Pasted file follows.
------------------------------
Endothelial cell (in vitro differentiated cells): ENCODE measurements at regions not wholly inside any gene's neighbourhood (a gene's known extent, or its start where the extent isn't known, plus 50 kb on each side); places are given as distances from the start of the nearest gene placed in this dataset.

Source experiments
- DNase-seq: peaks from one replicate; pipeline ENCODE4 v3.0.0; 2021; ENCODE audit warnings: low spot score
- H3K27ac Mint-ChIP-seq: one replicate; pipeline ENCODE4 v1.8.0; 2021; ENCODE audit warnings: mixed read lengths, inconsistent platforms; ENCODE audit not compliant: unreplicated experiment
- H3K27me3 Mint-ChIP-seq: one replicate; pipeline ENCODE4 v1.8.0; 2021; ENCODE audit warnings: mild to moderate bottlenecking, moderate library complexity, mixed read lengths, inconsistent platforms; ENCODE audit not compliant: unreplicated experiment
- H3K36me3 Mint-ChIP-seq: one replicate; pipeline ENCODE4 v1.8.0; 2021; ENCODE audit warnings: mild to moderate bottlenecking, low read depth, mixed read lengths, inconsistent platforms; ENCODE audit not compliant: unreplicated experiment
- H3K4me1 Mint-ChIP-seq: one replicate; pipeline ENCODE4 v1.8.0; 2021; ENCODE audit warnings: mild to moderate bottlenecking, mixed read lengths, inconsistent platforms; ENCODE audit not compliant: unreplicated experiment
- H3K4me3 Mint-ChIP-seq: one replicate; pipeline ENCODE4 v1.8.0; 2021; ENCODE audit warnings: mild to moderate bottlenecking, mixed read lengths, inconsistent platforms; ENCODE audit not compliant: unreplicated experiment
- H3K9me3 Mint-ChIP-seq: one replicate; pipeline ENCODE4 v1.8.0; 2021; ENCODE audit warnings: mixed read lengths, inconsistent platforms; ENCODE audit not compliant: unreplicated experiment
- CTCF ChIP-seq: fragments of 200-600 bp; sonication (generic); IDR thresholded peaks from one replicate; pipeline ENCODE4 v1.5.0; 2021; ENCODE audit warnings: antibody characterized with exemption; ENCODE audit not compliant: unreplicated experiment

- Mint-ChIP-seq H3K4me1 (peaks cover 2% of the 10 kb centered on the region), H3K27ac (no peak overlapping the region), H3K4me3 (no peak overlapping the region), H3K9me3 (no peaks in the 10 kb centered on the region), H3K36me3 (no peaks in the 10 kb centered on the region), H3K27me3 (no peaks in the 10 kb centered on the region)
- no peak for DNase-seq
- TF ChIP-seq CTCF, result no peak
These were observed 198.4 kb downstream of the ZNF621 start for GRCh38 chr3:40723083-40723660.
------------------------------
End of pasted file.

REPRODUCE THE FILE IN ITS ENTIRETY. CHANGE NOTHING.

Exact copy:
Endothelial cell (in vitro differentiated cells): ENCODE measurements at regions not wholly inside any gene's neighbourhood (a gene's known extent, or its start where the extent isn't known, plus 50 kb on each side); places are given as distances from the start of the nearest gene placed in this dataset.

Source experiments
- DNase-seq: peaks from one replicate; pipeline ENCODE4 v3.0.0; 2021; ENCODE audit warnings: low spot score
- H3K27ac Mint-ChIP-seq: one replicate; pipeline ENCODE4 v1.8.0; 2021; ENCODE audit warnings: mixed read lengths, inconsistent platforms; ENCODE audit not compliant: unreplicated experiment
- H3K27me3 Mint-ChIP-seq: one replicate; pipeline ENCODE4 v1.8.0; 2021; ENCODE audit warnings: mild to moderate bottlenecking, moderate library complexity, mixed read lengths, inconsistent platforms; ENCODE audit not compliant: unreplicated experiment
- H3K36me3 Mint-ChIP-seq: one replicate; pipeline ENCODE4 v1.8.0; 2021; ENCODE audit warnings: mild to moderate bottlenecking, low read depth, mixed read lengths, inconsistent platforms; ENCODE audit not compliant: unreplicated experiment
- H3K4me1 Mint-ChIP-seq: one replicate; pipeline ENCODE4 v1.8.0; 2021; ENCODE audit warnings: mild to moderate bottlenecking, mixed read lengths, inconsistent platforms; ENCODE audit not compliant: unreplicated experiment
- H3K4me3 Mint-ChIP-seq: one replicate; pipeline ENCODE4 v1.8.0; 2021; ENCODE audit warnings: mild to moderate bottlenecking, mixed read lengths, inconsistent platforms; ENCODE audit not compliant: unreplicated experiment
- H3K9me3 Mint-ChIP-seq: one replicate; pipeline ENCODE4 v1.8.0; 2021; ENCODE audit warnings: mixed read lengths, inconsistent platforms; ENCODE audit not compliant: unreplicated experiment
- CTCF ChIP-seq: fragments of 200-600 bp; sonication (generic); IDR thresholded peaks from one replicate; pipeline ENCODE4 v1.5.0; 2021; ENCODE audit warnings: antibody characterized with exemption; ENCODE audit not compliant: unreplicated experiment

- Mint-ChIP-seq H3K4me1 (peaks cover 2% of the 10 kb centered on the region), H3K27ac (no peak overlapping the region), H3K4me3 (no peak overlapping the region), H3K9me3 (no peaks in the 10 kb centered on the region), H3K36me3 (no peaks in the 10 kb centered on the region), H3K27me3 (no peaks in the 10 kb centered on the region)
- no peak for DNase-seq
- TF ChIP-seq CTCF, result no peak
These were observed 198.4 kb downstream of the ZNF621 start for GRCh38 chr3:40723083-40723660.